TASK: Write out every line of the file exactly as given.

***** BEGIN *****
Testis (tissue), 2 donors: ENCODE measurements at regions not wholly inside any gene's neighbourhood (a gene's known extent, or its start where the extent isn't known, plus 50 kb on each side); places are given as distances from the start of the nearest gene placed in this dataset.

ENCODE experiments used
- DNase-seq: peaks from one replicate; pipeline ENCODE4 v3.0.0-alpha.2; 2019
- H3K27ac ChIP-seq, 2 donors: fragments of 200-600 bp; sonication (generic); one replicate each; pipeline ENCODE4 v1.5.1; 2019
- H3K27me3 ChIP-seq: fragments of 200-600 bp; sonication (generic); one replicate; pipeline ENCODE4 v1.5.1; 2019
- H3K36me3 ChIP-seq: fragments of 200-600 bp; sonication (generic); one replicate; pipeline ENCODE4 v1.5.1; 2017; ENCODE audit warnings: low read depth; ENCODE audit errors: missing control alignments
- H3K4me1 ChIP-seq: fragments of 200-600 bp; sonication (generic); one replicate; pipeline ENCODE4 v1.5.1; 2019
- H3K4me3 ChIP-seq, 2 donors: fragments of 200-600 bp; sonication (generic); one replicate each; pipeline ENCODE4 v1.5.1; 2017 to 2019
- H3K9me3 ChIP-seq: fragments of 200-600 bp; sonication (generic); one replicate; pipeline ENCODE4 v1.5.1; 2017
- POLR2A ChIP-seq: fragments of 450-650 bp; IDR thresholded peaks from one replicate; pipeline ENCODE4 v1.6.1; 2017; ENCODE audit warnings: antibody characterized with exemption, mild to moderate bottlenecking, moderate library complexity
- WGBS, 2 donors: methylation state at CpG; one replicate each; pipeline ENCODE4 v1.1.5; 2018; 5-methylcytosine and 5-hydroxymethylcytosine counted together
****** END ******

Testis (tissue), 2 donors: ENCODE measurements at regions not wholly inside any gene's neighbourhood (a gene's known extent, or its start where the extent isn't known, plus 50 kb on each side); places are given as distances from the start of the nearest gene placed in this dataset.

ENCODE experiments used
- DNase-seq: peaks from one replicate; pipeline ENCODE4 v3.0.0-alpha.2; 2019
- H3K27ac ChIP-seq, 2 donors: fragments of 200-600 bp; sonication (generic); one replicate each; pipeline ENCODE4 v1.5.1; 2019
- H3K27me3 ChIP-seq: fragments of 200-600 bp; sonication (generic); one replicate; pipeline ENCODE4 v1.5.1; 2019
- H3K36me3 ChIP-seq: fragments of 200-600 bp; sonication (generic); one replicate; pipeline ENCODE4 v1.5.1; 2017; ENCODE audit warnings: low read depth; ENCODE audit errors: missing control alignments
- H3K4me1 ChIP-seq: fragments of 200-600 bp; sonication (generic); one replicate; pipeline ENCODE4 v1.5.1; 2019
- H3K4me3 ChIP-seq, 2 donors: fragments of 200-600 bp; sonication (generic); one replicate each; pipeline ENCODE4 v1.5.1; 2017 to 2019
- H3K9me3 ChIP-seq: fragments of 200-600 bp; sonication (generic); one replicate; pipeline ENCODE4 v1.5.1; 2017
- POLR2A ChIP-seq: fragments of 450-650 bp; IDR thresholded peaks from one replicate; pipeline ENCODE4 v1.6.1; 2017; ENCODE audit warnings: antibody characterized with exemption, mild to moderate bottlenecking, moderate library complexity
- WGBS, 2 donors: methylation state at CpG; one replicate each; pipeline ENCODE4 v1.1.5; 2018; 5-methylcytosine and 5-hydroxymethylcytosine counted together